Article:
Friday, October 23, 2009

Epitaph, Elegy, and Eulogy

My neighbor loves holidays, and the Halloween decorations have been up for a couple of weeks. There are more tombstones, ghosts and goblins than I can count across the road. My own children are inordinately fond of Halloween, and their favorite way to celebrate is to find a really good "haunted house" or see a movie with a horror theme. They recently asked hubby to order something about zombies from Netflix for this year's celebration.

The tombstones of Halloween are phony, and literature, by definition, is fictional. Still, some of the greatest lines in all of western literature are from eulogies, elegies, and epitaphs.

Of course, a eulogy is the talk given at a funeral, which differs from a funeral sermon, in that it is a remembering rather than a message for the audience. Shakespeare's famous tragedy has Mark Antony eulogizing Caesar with these words, "The evil that men do lives after them; the good is oft interred with their bones." In a more humorous vein, George Carlin supposedly said, "I'm always relieved when someone is delivering a eulogy and I realize I'm listening to it." Despite the growing popularity of all hallows eve, most folks do not want to dwell upon death. Indeed one of my husband's friends says, "As long as you are not in the headlines or the obituaries of your local paper, you are doing okay." Hubby heartily agrees. A guy at my church quips, "It is better to be seen than viewed." Most of us feel that way.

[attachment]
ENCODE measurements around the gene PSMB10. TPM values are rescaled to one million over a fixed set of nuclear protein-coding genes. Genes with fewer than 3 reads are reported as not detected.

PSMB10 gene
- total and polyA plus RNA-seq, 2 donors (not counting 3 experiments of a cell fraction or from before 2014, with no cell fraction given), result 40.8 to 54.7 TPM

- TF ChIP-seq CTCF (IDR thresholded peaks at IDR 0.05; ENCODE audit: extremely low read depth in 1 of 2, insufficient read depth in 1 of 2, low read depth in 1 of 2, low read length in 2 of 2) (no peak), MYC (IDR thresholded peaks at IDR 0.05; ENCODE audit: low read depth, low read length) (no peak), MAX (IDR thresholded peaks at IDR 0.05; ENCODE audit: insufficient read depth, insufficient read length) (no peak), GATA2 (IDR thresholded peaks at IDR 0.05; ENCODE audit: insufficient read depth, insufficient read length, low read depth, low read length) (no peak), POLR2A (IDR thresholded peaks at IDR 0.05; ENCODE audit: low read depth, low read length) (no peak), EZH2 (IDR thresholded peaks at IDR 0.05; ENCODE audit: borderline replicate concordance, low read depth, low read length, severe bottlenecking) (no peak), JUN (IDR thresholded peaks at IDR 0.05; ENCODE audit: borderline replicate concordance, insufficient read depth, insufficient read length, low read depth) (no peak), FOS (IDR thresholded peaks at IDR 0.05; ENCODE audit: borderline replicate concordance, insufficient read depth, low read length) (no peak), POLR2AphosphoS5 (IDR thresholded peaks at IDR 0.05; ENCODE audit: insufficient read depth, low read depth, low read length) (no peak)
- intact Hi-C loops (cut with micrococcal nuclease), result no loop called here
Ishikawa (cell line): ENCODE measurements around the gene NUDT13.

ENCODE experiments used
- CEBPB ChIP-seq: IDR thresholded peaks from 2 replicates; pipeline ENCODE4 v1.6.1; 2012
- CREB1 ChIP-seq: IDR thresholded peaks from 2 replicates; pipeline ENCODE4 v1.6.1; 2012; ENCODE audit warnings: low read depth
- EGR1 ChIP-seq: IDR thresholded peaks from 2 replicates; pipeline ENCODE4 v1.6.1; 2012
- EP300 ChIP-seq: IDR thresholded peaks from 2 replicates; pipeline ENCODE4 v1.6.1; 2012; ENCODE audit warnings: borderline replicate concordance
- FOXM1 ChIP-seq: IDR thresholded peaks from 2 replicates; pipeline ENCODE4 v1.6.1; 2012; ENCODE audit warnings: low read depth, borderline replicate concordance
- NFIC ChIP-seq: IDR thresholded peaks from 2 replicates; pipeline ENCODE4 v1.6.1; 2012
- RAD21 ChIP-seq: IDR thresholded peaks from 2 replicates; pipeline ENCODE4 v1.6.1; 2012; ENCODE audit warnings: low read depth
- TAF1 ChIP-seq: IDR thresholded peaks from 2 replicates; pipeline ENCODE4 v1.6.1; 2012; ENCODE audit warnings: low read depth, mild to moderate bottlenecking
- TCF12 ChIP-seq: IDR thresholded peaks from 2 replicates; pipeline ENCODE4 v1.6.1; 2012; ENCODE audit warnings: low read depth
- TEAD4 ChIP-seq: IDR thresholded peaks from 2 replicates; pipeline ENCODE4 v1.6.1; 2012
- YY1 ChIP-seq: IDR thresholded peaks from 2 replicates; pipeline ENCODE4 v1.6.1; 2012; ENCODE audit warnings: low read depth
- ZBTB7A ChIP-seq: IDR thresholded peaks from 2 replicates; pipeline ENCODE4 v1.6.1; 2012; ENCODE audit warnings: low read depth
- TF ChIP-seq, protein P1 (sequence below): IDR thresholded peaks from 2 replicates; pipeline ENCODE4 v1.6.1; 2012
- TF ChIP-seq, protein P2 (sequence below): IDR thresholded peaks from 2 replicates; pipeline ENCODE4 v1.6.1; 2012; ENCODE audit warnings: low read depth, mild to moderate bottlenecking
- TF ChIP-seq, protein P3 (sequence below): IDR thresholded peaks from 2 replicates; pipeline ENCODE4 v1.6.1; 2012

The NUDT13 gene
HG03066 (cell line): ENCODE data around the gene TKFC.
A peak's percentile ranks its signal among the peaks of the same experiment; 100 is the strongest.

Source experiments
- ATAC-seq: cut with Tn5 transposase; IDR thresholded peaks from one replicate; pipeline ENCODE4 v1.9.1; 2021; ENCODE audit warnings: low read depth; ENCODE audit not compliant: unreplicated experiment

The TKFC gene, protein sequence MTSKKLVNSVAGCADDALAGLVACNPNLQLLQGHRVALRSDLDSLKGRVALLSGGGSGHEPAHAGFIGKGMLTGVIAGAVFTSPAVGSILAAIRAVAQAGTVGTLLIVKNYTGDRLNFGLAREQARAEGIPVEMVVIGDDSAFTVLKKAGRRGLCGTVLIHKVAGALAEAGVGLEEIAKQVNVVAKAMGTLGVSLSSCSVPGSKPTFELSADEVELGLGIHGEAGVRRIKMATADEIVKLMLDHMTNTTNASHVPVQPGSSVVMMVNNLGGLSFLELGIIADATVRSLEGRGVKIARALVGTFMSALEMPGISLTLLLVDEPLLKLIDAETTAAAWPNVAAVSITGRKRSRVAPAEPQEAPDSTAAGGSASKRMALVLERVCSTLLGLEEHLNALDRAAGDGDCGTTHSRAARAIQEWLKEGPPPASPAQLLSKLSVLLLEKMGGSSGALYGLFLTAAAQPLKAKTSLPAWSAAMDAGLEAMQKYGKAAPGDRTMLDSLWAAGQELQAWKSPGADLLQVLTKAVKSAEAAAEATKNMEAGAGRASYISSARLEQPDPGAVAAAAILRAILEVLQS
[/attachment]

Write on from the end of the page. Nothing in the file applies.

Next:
The elegy is rare these days, since there are fewer poets, and fewer still who actually have talent. When I was in high school, I was struggling with my homework, and while standing at the counter in her kitchen, my mother proceeded to explicate Thomas Gray's "Elegy Written in a Country Churchyard." Only after she patiently led me through that poem did I realize the awe inspiring capacity of the educated mind. Mom did not finish college, but she was there to learn, and the knowledge she gained she used. Her explanation, done with no research at all, was superior to what most high school instructors could do. No one wrote an elegy for Irene, but when I remember all she did for me and for countless others, I covet the skill of someone who can write verse.

My parents are buried in one of those modern cemeteries, where the grave markers are so low that a bushhog can travel, unimpeded, across the graves. While efficient, such graveyards lack character. Older cemeteries have stones, large and small, marking the graves with sayings known as epitaphs. My sister enjoys visiting graves of famous and not so famous souls, reading the words of remembrance. Regardless of how the individuals lived their lives, the words used after death are usually flattering. As Thoreau stated, "The rarest quality in an epitaph is truth."

Others have said something similar, but Billy Sunday said, "Live so that when the final summons comes you will leave something more behind you than an epitaph on a tombstone or an obituary in a newspaper."

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